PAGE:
The short answer to that is that we are deeply biased. Despite all our good intentions about delivering superb customer service, we time and again end up seeing the situations from our own point of view. And using that point of view, we make assumptions about what we think the customer is experiencing. But unless we actually walk in their shoes, we have no clue what they are experiencing.
I see this time and again when I give workshops that introduce Service Design to groups of service providers. In order for them to really understand what this is about, I let them try it for real. So we pretend that they are a group of city tourism planners that need to improve the tourism experience in our city. In order to do that, I let them choose a persona situation and set up their hypothesis (or assumption) for this experience.
One team of three said that navigating the Copenhagen subway is very hard if you don’t speak Danish. Another team of three had the assumption that tourists easily pick the wrong kind of restaurants and end up in the tourist traps. And other groups pick other similar situations that they felt had some problems seen from a tourist point of view. So we sent them out for a 3-hourr field study. Armed with just their iPhones, we asked them to bring back proof in the form of pictures or recorded testimonials that confirmed their basic assumption (so that we could start working on ideas for improvements).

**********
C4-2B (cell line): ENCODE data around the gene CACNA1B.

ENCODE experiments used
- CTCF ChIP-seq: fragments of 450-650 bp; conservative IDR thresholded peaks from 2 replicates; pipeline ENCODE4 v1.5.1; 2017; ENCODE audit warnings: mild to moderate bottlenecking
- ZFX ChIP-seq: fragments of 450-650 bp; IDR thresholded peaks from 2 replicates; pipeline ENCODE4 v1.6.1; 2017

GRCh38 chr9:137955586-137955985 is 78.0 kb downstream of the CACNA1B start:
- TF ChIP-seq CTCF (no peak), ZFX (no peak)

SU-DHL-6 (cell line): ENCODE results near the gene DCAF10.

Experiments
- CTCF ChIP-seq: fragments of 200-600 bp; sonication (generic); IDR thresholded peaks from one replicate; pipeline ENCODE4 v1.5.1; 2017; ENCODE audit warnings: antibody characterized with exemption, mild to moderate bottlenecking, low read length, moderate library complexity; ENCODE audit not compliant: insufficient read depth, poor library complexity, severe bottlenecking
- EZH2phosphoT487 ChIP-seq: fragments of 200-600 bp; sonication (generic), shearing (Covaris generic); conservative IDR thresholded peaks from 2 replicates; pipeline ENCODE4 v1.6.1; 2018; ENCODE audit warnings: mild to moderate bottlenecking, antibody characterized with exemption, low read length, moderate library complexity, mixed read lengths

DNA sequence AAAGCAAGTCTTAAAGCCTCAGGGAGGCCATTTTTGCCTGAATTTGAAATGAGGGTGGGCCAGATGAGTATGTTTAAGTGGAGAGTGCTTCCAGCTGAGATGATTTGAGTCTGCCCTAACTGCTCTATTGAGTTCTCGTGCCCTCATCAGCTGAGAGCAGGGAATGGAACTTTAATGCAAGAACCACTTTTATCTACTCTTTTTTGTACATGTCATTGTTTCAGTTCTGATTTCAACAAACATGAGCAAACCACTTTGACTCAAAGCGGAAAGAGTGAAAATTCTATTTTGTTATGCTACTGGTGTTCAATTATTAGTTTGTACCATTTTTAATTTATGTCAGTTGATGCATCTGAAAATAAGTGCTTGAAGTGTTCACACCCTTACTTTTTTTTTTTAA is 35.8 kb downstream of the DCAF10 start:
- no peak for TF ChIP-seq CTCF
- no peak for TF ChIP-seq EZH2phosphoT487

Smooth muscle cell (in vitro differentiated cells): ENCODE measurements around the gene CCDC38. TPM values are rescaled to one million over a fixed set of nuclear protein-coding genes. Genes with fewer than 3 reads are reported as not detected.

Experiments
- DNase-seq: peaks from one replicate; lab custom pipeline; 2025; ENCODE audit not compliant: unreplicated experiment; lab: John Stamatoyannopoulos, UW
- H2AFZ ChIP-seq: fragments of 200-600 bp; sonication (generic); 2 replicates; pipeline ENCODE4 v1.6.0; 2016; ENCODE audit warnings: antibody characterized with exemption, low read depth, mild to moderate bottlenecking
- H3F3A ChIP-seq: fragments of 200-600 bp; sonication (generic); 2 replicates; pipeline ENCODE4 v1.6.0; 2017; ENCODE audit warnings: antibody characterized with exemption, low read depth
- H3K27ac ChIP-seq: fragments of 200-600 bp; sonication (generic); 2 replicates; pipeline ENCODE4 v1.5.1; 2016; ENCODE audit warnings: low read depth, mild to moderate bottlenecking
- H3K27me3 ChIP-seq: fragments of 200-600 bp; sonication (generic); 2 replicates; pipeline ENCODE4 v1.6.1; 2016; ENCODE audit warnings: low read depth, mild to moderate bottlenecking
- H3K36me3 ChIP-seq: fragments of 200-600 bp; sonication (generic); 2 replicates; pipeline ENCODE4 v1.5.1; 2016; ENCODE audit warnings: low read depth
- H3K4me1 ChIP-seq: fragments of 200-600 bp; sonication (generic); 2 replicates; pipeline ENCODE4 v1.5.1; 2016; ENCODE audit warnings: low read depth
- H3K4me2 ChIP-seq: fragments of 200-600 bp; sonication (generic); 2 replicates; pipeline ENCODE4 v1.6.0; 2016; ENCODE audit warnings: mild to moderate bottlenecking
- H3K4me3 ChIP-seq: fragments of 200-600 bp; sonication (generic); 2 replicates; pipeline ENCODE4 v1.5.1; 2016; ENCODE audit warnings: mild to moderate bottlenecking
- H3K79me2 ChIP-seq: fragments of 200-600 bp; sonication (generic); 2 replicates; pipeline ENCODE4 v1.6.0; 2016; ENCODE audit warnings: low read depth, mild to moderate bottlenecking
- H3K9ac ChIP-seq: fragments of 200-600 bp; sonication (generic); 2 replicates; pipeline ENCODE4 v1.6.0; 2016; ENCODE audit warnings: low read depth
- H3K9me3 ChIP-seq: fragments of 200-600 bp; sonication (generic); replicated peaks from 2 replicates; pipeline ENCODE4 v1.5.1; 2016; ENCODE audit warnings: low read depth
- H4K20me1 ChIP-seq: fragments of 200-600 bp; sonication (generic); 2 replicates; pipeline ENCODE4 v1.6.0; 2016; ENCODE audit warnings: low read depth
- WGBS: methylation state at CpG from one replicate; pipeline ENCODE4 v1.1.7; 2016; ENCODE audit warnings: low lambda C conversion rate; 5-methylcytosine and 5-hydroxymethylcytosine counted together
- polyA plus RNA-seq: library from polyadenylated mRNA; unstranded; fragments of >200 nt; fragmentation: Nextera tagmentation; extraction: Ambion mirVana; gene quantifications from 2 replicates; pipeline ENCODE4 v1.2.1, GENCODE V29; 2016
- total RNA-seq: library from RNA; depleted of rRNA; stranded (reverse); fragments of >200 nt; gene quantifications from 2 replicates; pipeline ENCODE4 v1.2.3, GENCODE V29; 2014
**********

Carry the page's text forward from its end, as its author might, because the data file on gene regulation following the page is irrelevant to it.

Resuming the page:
So what happened?
None of the teams could prove their assumption to be correct, none. What they thought a tourist experience was like (here in their own home city) was nowhere near what the tourists said they experienced.
So then I had to ask them: So how many of the assumptions that you have made about how your customer experience your service do you think are accurate?
Food for thought: How can we test our own assumptions about our own service product?
The same way as we did with the tourists. We get out of the office and we observe, document and collect lots of testimonials in the actual situations (not post-experience 6-page surveys, please). With that raw data, we can now start truly talking about what we need to do to improve our various touchpoints.
If you don’t have the time or inclination to do that ground work, your next best solution is to ask a group of students (Anthropologists or service designers) and have them do the real-time observations for you.
Map out the guest journey. Record your assumptions at the critical touch points: “Our breakfast is the best in town.” or “Our meeting facilities are perfect.”; “Guests think our coffee shop has the perfect selection.” Now ask the researchers to prove you right if they can.
Don’t forget: Assumption is the mother of all f… ups.
This blog post is part of a series of answers to frequent questions that I get around the concept of the Service Profit Chain. In future’s posts, we will continue to explore other key points. If you would like the full concept served up in one go, you will find Mike’s book “Best! No need to be cheap if…” HERE.